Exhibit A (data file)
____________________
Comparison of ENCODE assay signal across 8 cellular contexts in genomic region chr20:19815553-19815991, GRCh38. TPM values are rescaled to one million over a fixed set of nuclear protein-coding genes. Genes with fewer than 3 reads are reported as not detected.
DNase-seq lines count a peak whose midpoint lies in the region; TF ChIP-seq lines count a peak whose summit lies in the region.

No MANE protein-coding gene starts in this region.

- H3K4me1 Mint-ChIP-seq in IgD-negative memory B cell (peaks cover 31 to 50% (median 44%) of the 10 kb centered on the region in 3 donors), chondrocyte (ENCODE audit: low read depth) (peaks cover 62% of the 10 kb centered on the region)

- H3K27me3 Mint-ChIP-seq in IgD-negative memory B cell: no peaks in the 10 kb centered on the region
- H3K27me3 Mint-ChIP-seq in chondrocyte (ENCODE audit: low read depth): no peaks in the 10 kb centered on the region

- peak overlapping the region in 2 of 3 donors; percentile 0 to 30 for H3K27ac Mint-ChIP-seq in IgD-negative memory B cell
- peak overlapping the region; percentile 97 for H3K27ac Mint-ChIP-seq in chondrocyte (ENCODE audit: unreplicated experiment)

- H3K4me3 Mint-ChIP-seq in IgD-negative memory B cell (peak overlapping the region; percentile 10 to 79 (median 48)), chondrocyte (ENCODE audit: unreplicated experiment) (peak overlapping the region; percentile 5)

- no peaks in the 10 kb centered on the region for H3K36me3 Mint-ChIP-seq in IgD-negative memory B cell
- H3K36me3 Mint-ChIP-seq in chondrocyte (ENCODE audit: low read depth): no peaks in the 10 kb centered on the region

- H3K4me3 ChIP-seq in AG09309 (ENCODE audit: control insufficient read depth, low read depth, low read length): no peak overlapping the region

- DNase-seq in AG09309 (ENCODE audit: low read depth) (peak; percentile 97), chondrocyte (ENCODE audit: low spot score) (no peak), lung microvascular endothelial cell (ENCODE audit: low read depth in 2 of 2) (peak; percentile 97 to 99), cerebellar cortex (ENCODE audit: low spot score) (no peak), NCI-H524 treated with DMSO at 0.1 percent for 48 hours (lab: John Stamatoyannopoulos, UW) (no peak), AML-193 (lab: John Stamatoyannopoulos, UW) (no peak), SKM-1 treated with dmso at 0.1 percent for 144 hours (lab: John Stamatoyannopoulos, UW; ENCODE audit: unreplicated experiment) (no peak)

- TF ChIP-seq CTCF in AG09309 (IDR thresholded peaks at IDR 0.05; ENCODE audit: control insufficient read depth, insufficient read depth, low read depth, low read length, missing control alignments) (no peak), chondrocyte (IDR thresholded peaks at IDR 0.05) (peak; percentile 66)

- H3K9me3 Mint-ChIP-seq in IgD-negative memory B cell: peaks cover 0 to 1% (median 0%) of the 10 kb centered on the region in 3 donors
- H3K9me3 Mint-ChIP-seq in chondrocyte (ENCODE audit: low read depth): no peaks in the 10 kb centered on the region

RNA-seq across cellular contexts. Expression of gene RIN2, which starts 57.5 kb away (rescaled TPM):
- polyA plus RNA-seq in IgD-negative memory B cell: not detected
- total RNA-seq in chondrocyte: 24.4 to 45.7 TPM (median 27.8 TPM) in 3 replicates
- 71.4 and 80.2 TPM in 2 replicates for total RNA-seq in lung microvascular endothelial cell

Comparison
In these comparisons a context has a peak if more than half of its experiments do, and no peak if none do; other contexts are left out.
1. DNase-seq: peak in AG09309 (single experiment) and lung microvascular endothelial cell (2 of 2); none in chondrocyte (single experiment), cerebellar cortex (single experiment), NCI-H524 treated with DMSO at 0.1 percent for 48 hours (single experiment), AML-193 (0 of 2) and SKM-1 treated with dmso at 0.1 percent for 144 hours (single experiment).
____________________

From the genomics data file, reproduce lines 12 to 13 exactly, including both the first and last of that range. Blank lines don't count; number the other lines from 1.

- H3K4me3 ChIP-seq in AG09309 (ENCODE audit: control insufficient read depth, low read depth, low read length): no peak overlapping the region

- DNase-seq in AG09309 (ENCODE audit: low read depth) (peak; percentile 97), chondrocyte (ENCODE audit: low spot score) (no peak), lung microvascular endothelial cell (ENCODE audit: low read depth in 2 of 2) (peak; percentile 97 to 99), cerebellar cortex (ENCODE audit: low spot score) (no peak), NCI-H524 treated with DMSO at 0.1 percent for 48 hours (lab: John Stamatoyannopoulos, UW) (no peak), AML-193 (lab: John Stamatoyannopoulos, UW) (no peak), SKM-1 treated with dmso at 0.1 percent for 144 hours (lab: John Stamatoyannopoulos, UW; ENCODE audit: unreplicated experiment) (no peak)